Rotomac loan default case: CBI probes promoter Vikram Kothari, family, others over Rs 2,919 cr loan
The CBI is investigating Vikram Kothari and two other directors of pen makers Rotomac after the Bank of Baroda alleged the company defaulted on a loan of Rs 2,919 crore.india Updated: Feb 20, 2018 00:02 IST
Investigators from two federal agencies began questioning on Monday pen maker Rotomac’s director Vikram Kothari and his family members, fearing a fraud in the company’s default of loans of Rs 2,919 crore borrowed from seven banks.
The Central Bureau of Investigation (CBI) filed a case at 4am against Kothari, his wife Sadhana and their son Rahul — all directors in Rotomac Global Private Limited — and unknown bank officials after a complaint from Bank of Baroda.
By the end of the day, the Enforcement Directorate (ED) too had jumped into the fray, launching a money laundering investigation against the Kotharis.
The case comes on the heels of a Rs 11,400-crore alleged fraud in Punjab National Bank (PNB) in which celebrity jewellery designer Nirav Modi and his uncle Mehul Choksi are accused. The alacrity with which the CBI and ED have launched their investigation into the Rotomac case highlights the government’s desire to prevent a repeat of the PNB case.
Kothari himself answered the phone when a Hindustan Times reporter tried to reach him on Sunday and later, in a face-to-face meeting, spoke on record amidst rumours that he had,
like Modi and Choksi, fled the country. “I am very much in Kanpur with my family, running my business here,” Kothari said on Sunday. “So far as the issue of loans is concerned, I have been in talks with banks for long. Three meetings have taken place with the banks. The matter is pending with the tribunal,” he added.
The issue seems to be one of default, although Kothari has a problem with that definition too. Kothari was declared a defaulter over a year ago and an FIR was lodged by the officials of the Indian Overseas Bank (IOB) after his cheques worth Rs 600 crore bounced, which Kothari denied. “Show me one cheque of mine that has bounced. This is slanderous. I believe in the judicial system,” he said.
An officer in the CBI seemed to think it could be more. He said that the Kotharis allegedly used fake documents and received credit for exports that they round-tripped through an offshore firm without actually carrying out a trade.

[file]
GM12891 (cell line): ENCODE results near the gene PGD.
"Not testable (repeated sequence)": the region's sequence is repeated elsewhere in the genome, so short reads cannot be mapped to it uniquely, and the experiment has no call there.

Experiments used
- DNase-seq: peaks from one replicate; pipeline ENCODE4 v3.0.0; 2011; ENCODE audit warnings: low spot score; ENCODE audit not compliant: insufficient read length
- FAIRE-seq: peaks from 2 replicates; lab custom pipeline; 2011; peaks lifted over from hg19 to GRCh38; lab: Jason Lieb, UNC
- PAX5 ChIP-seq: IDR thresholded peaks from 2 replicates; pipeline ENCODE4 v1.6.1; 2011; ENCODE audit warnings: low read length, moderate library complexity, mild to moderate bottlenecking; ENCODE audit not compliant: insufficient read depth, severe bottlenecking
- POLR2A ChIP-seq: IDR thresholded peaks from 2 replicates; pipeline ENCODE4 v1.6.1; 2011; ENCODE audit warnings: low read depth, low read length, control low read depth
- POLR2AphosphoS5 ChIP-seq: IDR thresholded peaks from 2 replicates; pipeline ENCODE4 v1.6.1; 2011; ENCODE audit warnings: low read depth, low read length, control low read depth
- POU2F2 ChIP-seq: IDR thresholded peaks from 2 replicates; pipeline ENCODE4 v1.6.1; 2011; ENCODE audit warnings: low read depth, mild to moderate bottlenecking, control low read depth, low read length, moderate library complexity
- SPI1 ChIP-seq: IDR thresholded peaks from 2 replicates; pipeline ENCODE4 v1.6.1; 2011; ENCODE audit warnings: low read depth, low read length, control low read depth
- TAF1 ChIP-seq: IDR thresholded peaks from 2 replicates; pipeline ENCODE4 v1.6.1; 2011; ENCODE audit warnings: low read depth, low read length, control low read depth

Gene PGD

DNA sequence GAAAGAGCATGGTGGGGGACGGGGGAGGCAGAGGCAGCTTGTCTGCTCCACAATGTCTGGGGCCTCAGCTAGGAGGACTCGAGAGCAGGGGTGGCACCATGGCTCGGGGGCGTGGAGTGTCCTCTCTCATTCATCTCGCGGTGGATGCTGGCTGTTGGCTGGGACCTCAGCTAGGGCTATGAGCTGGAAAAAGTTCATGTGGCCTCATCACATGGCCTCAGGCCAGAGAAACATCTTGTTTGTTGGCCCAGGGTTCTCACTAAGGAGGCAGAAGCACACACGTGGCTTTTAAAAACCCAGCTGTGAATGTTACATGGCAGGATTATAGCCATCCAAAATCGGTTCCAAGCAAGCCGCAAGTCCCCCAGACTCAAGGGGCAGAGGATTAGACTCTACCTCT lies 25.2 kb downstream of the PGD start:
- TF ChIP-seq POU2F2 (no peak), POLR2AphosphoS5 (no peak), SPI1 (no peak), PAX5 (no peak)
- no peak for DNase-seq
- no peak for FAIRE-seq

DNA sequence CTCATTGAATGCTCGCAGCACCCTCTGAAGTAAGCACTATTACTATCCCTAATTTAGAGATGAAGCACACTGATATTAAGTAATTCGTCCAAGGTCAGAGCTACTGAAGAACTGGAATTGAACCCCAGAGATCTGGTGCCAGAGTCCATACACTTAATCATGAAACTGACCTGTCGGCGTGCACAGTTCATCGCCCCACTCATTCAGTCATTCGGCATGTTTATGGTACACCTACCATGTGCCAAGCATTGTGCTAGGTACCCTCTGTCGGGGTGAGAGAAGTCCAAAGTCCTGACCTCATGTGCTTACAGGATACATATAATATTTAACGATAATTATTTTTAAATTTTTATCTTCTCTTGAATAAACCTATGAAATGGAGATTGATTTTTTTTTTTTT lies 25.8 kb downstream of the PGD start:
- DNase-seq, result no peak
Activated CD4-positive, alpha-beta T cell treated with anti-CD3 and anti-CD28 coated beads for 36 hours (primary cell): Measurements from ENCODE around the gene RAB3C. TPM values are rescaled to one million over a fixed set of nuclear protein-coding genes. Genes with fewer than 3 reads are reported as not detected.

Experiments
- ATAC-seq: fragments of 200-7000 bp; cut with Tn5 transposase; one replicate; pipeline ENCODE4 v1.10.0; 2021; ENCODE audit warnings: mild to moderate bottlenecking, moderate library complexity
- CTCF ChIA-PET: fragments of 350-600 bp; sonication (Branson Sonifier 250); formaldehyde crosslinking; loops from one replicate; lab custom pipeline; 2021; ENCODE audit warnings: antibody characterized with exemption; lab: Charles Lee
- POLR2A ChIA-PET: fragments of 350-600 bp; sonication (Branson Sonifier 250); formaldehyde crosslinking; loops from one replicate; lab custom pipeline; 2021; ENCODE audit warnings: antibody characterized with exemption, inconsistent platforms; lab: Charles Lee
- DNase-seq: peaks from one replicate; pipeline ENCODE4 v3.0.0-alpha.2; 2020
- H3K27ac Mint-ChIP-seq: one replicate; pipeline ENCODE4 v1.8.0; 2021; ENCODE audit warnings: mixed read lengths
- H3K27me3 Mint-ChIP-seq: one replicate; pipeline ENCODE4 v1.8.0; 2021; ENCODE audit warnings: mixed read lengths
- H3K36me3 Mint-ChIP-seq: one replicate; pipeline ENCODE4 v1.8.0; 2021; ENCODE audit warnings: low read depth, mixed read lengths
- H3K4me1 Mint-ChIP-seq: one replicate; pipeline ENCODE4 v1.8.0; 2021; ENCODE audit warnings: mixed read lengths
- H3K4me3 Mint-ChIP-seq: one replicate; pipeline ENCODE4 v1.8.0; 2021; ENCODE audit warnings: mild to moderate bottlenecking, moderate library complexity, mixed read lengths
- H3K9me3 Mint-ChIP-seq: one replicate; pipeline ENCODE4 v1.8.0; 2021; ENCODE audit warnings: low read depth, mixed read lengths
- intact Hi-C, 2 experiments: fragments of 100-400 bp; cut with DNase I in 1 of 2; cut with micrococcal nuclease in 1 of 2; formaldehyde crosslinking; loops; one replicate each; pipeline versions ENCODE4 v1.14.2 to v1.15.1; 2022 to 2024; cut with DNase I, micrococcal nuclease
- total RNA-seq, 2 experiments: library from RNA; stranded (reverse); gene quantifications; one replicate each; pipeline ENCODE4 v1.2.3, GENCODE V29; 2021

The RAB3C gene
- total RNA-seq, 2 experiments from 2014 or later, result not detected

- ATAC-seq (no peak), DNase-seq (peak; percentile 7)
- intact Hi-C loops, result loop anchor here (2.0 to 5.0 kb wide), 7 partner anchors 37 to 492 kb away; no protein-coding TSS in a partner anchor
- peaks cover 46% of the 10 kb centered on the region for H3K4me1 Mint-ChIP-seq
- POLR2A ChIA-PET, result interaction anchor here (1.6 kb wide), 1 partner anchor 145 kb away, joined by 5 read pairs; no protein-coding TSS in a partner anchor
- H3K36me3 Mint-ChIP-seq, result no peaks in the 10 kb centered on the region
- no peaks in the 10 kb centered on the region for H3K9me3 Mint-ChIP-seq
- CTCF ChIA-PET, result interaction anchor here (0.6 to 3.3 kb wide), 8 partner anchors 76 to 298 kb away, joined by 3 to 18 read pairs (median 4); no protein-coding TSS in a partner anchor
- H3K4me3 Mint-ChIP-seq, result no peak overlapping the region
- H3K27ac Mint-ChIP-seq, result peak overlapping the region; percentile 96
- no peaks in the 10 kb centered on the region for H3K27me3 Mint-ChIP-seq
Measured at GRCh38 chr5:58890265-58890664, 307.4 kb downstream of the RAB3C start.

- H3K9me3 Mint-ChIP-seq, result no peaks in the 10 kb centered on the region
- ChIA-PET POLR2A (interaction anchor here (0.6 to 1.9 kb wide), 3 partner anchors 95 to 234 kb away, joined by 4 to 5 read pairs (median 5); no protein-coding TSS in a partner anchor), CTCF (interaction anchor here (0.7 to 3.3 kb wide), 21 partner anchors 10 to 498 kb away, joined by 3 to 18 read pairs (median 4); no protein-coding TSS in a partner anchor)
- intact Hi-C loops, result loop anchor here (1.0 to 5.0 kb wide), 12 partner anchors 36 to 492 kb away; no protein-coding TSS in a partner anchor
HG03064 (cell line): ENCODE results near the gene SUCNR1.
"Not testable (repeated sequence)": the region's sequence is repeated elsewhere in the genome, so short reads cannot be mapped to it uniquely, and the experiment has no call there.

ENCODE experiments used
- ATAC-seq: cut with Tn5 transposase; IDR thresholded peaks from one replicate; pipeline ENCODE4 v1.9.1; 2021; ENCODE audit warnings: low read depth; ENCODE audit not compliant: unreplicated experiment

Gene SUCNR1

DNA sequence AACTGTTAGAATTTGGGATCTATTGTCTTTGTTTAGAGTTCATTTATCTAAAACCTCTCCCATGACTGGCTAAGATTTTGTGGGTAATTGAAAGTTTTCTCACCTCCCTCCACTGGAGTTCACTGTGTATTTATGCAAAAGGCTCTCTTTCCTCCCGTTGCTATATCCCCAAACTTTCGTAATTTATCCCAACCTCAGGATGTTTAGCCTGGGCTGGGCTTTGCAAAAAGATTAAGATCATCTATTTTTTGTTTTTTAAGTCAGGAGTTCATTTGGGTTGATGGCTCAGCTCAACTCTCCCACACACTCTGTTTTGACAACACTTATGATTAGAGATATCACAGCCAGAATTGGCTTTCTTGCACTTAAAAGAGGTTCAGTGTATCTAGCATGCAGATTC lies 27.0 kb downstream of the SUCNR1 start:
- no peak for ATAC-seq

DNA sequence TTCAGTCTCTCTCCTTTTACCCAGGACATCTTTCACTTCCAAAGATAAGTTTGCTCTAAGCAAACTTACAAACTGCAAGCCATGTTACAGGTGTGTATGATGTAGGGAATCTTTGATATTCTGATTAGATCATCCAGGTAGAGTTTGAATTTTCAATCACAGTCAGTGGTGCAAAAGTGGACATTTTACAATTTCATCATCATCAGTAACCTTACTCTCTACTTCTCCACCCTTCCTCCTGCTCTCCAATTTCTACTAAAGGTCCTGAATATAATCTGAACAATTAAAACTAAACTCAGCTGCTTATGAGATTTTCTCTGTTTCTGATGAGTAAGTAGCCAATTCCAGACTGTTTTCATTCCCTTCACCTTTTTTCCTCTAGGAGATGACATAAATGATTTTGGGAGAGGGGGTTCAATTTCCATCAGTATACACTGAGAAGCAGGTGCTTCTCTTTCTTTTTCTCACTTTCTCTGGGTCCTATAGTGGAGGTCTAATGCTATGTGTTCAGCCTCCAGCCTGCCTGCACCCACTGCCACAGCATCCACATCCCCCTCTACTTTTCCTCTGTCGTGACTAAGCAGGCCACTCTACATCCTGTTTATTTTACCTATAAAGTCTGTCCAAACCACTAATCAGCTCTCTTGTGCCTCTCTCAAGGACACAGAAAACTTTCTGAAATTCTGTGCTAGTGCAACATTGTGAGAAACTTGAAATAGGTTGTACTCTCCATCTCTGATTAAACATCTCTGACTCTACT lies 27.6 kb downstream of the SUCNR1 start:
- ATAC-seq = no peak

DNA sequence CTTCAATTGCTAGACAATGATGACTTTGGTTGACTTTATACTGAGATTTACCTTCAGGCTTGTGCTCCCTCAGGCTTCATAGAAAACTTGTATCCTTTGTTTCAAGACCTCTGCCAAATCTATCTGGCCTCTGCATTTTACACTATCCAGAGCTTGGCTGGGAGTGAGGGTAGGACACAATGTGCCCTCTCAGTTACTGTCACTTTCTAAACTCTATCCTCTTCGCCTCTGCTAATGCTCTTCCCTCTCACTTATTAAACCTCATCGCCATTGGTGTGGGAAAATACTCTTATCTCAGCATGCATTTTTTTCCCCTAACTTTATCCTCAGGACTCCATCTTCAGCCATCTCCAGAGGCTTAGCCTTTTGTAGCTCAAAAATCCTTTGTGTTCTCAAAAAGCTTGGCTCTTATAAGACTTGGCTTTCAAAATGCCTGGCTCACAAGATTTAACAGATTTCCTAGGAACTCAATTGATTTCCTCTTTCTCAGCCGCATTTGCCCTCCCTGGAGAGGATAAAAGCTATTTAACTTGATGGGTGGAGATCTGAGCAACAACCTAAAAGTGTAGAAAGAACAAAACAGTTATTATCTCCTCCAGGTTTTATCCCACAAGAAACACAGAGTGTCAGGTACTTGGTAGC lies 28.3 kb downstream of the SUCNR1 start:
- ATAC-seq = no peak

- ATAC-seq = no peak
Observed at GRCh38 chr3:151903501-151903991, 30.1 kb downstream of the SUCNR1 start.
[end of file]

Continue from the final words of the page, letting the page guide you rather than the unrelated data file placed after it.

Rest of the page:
“The questioning of Kothari, his wife and son is on. The agency has also sealed a residential premises and an office of Rotomac directors in New Delhi,” a CBI spokesperson said on Monday.
The Rs 2,919-crore figure does not include interest, the spokesperson added, saying the total liability could amount to Rs3,695 crore.
Earlier in the day, the CBI teams searched Kothari’s office in Kanpur’s City Centre Mall Road, a factory in Dada Nagar Industrial Estate and a farmhouse in Bithoor.
The five-member team that raided Kothari’s house reportedly seized passports and mobile phones of family members. A team of experts was going through the computers of Kotharis.
“The team is questioning the Kotharis since early morning. House staff have not been allowed to move out. The police have been called in to take over the security of the house,” a guard said, requesting not to be named.
Kothari was yet to be arrested by Monday evening, according to another officer in the CBI, who asked not to be named. This officer added that Kothari’s associates in his real-estate business may also be questioned.
Rotomac was declared a wilful defaulter last year and banks had begun the process of attaching Kothari’s assets. Some banks have auctioned a few properties while others are preparing to take over a nearly 21,000 sq metre piece of land in Dehradun, Uttarakhand.
According to bank officials, Kothari was given loans by IOB (Rs 1,000 crore), Bank of India (Rs 1,365 crore), Union Bank of India (Rs 485 crore), Bank of Baroda (Rs 600 crore), and Allahabad Bank (Rs 352 crore).
They said he defaulted on interest and principal payments.
On April 13, 2017, a court asked Rotomac to produce the details of properties and instalments it had paid to Bank of Baroda. The company responded by saying that despite the bank being offered properties worth Rs 300 crore for settlement, it marked the company as defaulter.
Counsel Archana Singh, who represented Bank of Baroda in that case, claimed that Kothari had to clear dues to the tune of Rs 550 crore and that he was diverting funds to other companies to escape repayment.
(with agency inputs)